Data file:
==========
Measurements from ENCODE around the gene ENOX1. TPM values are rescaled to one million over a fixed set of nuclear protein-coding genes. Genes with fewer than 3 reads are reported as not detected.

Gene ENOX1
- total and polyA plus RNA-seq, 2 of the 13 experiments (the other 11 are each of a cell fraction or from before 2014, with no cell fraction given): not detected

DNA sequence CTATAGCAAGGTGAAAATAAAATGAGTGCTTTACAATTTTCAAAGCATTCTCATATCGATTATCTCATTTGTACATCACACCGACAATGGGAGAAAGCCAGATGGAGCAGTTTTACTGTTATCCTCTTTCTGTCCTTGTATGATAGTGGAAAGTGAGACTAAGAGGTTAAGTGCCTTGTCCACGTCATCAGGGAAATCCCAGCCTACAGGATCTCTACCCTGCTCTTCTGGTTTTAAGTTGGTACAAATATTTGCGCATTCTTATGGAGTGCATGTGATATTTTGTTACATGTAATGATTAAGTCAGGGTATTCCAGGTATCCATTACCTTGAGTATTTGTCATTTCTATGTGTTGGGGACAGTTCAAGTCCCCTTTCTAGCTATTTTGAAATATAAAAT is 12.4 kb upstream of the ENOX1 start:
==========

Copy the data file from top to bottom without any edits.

Measurements from ENCODE around the gene ENOX1. TPM values are rescaled to one million over a fixed set of nuclear protein-coding genes. Genes with fewer than 3 reads are reported as not detected.

Gene ENOX1
- total and polyA plus RNA-seq, 2 of the 13 experiments (the other 11 are each of a cell fraction or from before 2014, with no cell fraction given): not detected

DNA sequence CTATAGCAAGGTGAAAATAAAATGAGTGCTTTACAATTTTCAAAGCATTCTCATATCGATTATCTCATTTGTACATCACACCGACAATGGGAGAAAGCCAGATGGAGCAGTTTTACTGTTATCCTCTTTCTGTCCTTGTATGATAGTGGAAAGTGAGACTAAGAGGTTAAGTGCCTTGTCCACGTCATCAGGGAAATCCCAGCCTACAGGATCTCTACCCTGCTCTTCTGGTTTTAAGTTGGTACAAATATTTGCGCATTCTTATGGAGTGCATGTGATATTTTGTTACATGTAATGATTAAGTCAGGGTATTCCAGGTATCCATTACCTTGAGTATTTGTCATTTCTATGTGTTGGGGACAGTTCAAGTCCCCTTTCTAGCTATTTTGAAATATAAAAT is 12.4 kb upstream of the ENOX1 start: